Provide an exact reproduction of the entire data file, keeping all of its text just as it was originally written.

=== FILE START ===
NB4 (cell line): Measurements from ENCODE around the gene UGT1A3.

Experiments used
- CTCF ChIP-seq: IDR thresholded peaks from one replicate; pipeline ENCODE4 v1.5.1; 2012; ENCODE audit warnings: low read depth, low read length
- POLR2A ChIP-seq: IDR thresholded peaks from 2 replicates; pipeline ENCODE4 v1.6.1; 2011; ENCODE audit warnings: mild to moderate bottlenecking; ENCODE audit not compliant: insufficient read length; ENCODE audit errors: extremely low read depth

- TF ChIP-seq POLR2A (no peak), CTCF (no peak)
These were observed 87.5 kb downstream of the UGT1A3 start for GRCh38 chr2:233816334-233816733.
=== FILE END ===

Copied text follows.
NB4 (cell line): Measurements from ENCODE around the gene UGT1A3.

Experiments used
- CTCF ChIP-seq: IDR thresholded peaks from one replicate; pipeline ENCODE4 v1.5.1; 2012; ENCODE audit warnings: low read depth, low read length
- POLR2A ChIP-seq: IDR thresholded peaks from 2 replicates; pipeline ENCODE4 v1.6.1; 2011; ENCODE audit warnings: mild to moderate bottlenecking; ENCODE audit not compliant: insufficient read length; ENCODE audit errors: extremely low read depth

- TF ChIP-seq POLR2A (no peak), CTCF (no peak)
These were observed 87.5 kb downstream of the UGT1A3 start for GRCh38 chr2:233816334-233816733.